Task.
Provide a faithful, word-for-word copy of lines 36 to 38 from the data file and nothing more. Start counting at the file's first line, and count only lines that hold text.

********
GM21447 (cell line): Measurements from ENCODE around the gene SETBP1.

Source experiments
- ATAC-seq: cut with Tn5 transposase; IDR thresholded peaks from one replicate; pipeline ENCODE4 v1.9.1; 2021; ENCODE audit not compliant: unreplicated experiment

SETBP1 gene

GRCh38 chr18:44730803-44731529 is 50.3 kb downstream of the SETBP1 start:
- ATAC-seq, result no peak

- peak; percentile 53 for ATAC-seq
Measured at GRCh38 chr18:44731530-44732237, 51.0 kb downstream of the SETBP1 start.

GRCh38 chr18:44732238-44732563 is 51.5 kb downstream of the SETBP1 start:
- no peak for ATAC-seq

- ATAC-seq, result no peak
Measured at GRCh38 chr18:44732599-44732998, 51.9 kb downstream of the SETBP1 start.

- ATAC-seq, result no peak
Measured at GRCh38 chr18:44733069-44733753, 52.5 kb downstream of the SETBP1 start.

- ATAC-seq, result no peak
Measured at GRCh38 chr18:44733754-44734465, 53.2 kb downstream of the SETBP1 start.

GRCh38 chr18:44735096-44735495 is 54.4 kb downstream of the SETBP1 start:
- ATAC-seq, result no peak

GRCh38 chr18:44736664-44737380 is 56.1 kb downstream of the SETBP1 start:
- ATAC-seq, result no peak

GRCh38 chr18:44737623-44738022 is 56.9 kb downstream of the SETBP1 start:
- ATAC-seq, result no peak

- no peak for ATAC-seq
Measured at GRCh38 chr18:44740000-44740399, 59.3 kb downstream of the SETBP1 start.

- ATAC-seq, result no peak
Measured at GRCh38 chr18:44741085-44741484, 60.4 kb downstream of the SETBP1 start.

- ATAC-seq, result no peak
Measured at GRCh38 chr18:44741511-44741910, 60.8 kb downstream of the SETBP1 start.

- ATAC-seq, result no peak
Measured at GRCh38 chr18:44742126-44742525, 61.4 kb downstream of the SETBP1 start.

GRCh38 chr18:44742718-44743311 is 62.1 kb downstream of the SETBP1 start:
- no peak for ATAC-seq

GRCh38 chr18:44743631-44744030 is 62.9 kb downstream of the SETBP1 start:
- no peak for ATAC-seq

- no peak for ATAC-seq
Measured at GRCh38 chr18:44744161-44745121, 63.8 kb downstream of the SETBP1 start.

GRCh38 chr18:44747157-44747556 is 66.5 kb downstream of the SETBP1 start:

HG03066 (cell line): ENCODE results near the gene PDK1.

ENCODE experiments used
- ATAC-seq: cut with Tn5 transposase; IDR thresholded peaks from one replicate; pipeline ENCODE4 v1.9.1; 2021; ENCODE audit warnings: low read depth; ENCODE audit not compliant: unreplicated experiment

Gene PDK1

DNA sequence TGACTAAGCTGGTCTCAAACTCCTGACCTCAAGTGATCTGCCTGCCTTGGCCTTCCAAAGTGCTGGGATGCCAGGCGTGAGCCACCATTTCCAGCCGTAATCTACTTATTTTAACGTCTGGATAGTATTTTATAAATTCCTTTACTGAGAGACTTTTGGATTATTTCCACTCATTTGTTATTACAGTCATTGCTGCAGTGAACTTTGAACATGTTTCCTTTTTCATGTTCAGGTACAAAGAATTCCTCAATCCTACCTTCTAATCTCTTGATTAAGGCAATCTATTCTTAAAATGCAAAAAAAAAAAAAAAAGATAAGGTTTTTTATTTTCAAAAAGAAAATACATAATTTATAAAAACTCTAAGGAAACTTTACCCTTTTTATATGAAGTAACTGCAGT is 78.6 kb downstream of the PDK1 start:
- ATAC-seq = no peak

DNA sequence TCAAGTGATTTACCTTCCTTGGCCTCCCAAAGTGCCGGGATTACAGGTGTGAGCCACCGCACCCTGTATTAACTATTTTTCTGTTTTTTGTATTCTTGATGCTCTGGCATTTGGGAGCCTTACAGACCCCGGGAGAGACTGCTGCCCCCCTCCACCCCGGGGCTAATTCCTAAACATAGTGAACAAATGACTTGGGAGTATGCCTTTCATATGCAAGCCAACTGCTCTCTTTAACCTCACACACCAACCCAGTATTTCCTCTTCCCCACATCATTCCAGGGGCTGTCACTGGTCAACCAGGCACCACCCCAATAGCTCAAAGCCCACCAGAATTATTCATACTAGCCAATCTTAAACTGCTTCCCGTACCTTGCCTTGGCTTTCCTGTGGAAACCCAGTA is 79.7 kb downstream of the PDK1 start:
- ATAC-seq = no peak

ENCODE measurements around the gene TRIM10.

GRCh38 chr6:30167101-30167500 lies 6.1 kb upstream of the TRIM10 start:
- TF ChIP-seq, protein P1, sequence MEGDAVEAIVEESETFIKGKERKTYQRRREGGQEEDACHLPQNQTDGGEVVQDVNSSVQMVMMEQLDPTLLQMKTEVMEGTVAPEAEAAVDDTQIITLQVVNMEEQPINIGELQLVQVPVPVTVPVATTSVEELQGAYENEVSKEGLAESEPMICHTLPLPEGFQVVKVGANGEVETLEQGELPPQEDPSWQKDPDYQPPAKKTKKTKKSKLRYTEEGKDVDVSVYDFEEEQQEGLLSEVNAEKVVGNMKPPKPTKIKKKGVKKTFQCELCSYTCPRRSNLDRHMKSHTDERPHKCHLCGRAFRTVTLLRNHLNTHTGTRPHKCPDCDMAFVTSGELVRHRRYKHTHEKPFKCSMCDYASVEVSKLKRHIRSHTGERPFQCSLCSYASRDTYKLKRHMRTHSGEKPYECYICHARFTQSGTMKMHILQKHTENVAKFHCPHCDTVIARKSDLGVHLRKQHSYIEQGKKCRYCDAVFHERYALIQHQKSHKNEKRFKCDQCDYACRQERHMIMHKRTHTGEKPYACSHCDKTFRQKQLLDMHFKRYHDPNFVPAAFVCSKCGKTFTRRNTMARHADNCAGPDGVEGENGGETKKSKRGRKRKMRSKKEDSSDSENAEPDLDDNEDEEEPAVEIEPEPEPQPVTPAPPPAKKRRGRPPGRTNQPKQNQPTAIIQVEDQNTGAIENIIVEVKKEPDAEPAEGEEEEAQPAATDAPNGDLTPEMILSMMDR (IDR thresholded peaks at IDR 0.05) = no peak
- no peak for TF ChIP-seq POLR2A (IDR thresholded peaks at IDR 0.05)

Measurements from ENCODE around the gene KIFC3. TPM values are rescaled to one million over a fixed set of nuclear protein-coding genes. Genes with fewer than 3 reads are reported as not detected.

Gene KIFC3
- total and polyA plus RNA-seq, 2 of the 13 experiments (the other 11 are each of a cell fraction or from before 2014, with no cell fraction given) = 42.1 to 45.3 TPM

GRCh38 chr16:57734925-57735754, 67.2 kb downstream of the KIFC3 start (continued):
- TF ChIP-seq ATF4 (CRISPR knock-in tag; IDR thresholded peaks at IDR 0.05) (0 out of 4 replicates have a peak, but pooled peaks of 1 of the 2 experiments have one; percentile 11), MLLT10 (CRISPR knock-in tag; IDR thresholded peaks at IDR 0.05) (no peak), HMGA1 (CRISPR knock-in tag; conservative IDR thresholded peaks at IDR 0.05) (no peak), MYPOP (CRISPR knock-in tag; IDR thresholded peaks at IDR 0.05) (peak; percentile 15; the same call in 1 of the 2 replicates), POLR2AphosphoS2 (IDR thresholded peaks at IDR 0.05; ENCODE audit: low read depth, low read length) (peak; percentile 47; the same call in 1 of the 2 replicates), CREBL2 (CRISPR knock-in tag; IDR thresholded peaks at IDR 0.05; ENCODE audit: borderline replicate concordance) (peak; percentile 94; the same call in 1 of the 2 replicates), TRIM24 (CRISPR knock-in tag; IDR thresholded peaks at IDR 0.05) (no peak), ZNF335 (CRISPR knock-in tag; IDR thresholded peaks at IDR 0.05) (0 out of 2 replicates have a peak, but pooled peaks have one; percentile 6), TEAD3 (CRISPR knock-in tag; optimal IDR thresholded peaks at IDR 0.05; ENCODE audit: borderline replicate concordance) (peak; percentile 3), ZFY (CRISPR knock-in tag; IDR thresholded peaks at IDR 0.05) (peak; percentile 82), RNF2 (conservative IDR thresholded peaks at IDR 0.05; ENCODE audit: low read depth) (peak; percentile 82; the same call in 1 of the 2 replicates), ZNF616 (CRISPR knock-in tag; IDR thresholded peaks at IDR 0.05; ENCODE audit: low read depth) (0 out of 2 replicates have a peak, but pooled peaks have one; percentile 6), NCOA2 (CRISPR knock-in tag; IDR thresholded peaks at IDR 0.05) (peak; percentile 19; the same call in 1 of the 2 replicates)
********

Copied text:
Measured at GRCh38 chr18:44744161-44745121, 63.8 kb downstream of the SETBP1 start.

GRCh38 chr18:44747157-44747556 is 66.5 kb downstream of the SETBP1 start:

HG03066 (cell line): ENCODE results near the gene PDK1.